A critic offers encouraging words for viewers baffled by contemporary art.
An artist, teacher, and art critic for the Wall Street Journal, Esplund (Thornton Willis, 2011, etc.) is sympathetic to the challenges faced by visitors to museums and galleries who may encounter a man’s hairy leg protruding from a white wall at floor level or an inflated white balloon attached at the juncture of a gallery’s wall and bluestone floor. “Many people,” he writes, “tell me that they don’t know how to look at art, that they are afraid they are not sophisticated enough and will see or focus on the wrong things, that they will miss what’s important, and that they feel intimidated by art.” In a friendly and conversational tone, Esplund shares his insights honed during a long career. He aims to provide a basic grounding so that viewers begin to trust their own responses and also “begin to think like an artist.” Five chapters provide an overview about the effects of color, form, line, space, weight, rhythm, and structure; an artwork he asserts, “is a living organism” that exudes energy. He cites works by artists as diverse as Leonardo da Vinci, Paul Klee, Barnett Newman, Matisse, Pollock, Giacometti, and Brancusi to make the case that “all artists are poets and that they employ metaphors.” Looking at art is like dancing, where the artist leads the viewer’s eye to “hop and glide from form to form” and to pick up the work’s rhythms and melodies. Esplund urges viewers to draw upon their feelings when approaching an artwork; artists, he writes, “expect that their work will ignite your imagination and emotions as much as your rationality.” In separate chapters, the author focuses on 11 artists whose works may seem impenetrable to the novice viewer—e.g., Balthus’ nude adolescent girls, James Turrell’s disorienting light sculptures, Klee’s metaphor-rich abstractions, Maria Abramovic’s interactive performance pieces, and Robert Gober’s Untitled (Man Coming Out of a Woman), which is a “Frankensteinian sculpture, made of beeswax, human hair, a sock, and a leather shoe.”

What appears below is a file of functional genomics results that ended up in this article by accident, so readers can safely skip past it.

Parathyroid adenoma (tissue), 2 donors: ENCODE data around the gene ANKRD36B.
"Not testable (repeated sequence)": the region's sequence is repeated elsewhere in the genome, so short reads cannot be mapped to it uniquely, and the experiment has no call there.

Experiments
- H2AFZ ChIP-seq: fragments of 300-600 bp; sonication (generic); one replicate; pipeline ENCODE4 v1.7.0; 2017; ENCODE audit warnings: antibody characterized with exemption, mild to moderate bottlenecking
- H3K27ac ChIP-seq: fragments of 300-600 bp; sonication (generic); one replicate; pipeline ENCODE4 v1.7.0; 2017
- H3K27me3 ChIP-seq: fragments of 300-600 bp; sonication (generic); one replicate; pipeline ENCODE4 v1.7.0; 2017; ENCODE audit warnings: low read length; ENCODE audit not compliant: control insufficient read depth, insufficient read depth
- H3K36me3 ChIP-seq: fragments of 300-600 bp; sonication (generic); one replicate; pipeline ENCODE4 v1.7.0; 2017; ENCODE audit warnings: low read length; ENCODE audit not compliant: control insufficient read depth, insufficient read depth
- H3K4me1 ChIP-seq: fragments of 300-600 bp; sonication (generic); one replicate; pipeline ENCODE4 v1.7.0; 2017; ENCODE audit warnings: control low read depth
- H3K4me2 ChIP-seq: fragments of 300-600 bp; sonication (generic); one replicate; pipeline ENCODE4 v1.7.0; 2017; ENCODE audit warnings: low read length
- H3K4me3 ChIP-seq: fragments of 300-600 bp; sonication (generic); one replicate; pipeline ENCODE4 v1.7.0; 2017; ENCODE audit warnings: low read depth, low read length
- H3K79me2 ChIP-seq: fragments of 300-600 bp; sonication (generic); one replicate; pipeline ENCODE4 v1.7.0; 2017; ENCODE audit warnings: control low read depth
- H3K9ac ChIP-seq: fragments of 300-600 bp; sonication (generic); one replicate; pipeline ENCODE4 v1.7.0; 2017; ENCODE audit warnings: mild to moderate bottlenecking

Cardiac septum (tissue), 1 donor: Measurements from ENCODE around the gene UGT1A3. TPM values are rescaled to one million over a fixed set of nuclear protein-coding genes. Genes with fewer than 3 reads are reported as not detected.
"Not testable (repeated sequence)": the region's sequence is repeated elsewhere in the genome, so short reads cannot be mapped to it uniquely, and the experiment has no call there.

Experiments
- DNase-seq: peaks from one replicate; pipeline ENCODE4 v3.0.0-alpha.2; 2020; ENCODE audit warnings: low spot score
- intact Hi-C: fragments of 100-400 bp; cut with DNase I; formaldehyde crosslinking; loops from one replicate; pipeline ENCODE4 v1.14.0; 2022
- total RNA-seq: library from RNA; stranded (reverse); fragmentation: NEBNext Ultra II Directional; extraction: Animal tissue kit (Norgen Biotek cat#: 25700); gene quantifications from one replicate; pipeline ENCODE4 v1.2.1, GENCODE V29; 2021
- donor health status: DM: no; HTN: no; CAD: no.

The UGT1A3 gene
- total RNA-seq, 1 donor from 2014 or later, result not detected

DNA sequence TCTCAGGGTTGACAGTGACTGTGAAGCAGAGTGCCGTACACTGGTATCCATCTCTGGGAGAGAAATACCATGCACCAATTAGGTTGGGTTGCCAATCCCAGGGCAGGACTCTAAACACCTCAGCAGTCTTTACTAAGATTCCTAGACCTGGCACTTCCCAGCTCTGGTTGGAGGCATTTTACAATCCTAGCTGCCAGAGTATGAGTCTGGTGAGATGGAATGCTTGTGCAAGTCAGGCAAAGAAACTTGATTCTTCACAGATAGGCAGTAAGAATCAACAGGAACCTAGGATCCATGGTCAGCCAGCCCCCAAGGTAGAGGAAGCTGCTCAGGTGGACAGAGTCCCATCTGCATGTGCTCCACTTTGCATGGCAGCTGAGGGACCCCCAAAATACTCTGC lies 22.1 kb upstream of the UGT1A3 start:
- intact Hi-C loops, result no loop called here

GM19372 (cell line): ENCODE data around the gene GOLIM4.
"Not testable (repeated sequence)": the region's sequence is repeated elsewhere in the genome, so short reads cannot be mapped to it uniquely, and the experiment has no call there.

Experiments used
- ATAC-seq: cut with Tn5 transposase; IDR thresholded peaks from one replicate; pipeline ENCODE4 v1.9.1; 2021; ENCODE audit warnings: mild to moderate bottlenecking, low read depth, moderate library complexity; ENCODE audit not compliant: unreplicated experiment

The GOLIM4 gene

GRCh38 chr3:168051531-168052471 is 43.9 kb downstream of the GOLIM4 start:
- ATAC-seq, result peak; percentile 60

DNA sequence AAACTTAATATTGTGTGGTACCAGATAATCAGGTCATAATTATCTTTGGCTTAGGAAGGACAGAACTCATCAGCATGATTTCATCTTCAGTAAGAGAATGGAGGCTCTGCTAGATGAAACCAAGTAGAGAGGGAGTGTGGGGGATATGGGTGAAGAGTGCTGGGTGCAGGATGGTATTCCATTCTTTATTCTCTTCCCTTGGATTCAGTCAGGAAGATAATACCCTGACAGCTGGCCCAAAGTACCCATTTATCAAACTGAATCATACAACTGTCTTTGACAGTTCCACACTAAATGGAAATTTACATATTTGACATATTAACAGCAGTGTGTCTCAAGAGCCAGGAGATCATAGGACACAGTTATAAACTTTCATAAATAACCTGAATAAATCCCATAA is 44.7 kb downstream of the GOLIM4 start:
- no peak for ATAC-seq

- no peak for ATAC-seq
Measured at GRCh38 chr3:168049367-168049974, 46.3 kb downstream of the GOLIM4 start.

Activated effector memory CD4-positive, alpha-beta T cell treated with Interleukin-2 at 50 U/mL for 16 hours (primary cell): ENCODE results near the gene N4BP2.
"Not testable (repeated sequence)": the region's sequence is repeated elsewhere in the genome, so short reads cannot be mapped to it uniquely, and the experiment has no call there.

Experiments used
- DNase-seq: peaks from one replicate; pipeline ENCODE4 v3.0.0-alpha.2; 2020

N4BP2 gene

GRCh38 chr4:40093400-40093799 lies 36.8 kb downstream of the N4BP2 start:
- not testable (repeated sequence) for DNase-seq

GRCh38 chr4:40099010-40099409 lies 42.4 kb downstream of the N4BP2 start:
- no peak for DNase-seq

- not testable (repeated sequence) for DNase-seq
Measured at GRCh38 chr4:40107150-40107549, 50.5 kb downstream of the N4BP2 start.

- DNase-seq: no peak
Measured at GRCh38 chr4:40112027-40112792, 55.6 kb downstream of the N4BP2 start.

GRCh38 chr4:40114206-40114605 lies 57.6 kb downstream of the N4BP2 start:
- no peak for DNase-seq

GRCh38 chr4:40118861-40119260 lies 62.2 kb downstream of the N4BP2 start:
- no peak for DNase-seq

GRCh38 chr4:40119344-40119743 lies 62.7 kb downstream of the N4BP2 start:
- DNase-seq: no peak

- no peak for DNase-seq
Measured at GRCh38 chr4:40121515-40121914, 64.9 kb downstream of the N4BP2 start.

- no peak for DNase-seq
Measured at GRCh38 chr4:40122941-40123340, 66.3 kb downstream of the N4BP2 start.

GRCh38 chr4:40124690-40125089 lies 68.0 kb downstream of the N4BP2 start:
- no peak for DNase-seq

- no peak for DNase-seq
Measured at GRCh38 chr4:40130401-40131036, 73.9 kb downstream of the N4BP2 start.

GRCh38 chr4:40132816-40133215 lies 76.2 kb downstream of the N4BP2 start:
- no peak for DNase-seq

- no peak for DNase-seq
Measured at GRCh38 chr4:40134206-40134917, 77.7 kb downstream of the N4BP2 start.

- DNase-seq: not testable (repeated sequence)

An inviting and informative primer.